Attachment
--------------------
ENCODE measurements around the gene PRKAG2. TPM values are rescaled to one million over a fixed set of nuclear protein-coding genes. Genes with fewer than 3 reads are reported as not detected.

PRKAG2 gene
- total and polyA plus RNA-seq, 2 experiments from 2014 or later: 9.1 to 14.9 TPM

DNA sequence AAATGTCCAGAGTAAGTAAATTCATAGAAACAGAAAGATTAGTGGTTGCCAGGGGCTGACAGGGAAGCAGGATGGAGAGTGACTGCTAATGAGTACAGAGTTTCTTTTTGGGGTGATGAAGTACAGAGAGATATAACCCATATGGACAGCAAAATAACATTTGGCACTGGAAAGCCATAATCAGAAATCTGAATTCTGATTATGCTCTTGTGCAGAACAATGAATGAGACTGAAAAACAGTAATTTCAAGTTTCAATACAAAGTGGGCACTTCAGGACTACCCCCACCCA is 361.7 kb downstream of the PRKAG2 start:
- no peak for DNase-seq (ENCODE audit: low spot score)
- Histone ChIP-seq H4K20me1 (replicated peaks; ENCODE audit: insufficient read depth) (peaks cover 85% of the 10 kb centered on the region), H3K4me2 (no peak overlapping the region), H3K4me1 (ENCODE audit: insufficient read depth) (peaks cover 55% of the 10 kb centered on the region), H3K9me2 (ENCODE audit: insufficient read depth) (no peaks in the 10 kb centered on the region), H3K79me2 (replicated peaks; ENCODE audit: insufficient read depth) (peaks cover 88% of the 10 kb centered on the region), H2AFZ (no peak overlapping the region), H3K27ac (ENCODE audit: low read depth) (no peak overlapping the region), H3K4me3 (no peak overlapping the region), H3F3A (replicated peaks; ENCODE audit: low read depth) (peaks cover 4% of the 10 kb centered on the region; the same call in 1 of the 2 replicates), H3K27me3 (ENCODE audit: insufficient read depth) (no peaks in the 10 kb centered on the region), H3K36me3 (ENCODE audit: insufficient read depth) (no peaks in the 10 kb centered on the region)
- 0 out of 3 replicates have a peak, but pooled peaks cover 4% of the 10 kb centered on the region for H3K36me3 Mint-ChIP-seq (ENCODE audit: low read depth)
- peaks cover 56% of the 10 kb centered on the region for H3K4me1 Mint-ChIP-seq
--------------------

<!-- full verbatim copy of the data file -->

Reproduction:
ENCODE measurements around the gene PRKAG2. TPM values are rescaled to one million over a fixed set of nuclear protein-coding genes. Genes with fewer than 3 reads are reported as not detected.

PRKAG2 gene
- total and polyA plus RNA-seq, 2 experiments from 2014 or later: 9.1 to 14.9 TPM

DNA sequence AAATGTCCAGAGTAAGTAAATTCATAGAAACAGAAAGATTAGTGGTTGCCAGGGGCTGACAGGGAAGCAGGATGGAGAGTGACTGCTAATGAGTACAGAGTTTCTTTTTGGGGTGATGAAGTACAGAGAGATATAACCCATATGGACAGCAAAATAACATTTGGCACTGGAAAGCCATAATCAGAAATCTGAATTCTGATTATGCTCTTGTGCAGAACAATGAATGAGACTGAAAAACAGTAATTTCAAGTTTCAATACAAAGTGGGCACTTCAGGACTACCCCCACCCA is 361.7 kb downstream of the PRKAG2 start:
- no peak for DNase-seq (ENCODE audit: low spot score)
- Histone ChIP-seq H4K20me1 (replicated peaks; ENCODE audit: insufficient read depth) (peaks cover 85% of the 10 kb centered on the region), H3K4me2 (no peak overlapping the region), H3K4me1 (ENCODE audit: insufficient read depth) (peaks cover 55% of the 10 kb centered on the region), H3K9me2 (ENCODE audit: insufficient read depth) (no peaks in the 10 kb centered on the region), H3K79me2 (replicated peaks; ENCODE audit: insufficient read depth) (peaks cover 88% of the 10 kb centered on the region), H2AFZ (no peak overlapping the region), H3K27ac (ENCODE audit: low read depth) (no peak overlapping the region), H3K4me3 (no peak overlapping the region), H3F3A (replicated peaks; ENCODE audit: low read depth) (peaks cover 4% of the 10 kb centered on the region; the same call in 1 of the 2 replicates), H3K27me3 (ENCODE audit: insufficient read depth) (no peaks in the 10 kb centered on the region), H3K36me3 (ENCODE audit: insufficient read depth) (no peaks in the 10 kb centered on the region)
- 0 out of 3 replicates have a peak, but pooled peaks cover 4% of the 10 kb centered on the region for H3K36me3 Mint-ChIP-seq (ENCODE audit: low read depth)
- peaks cover 56% of the 10 kb centered on the region for H3K4me1 Mint-ChIP-seq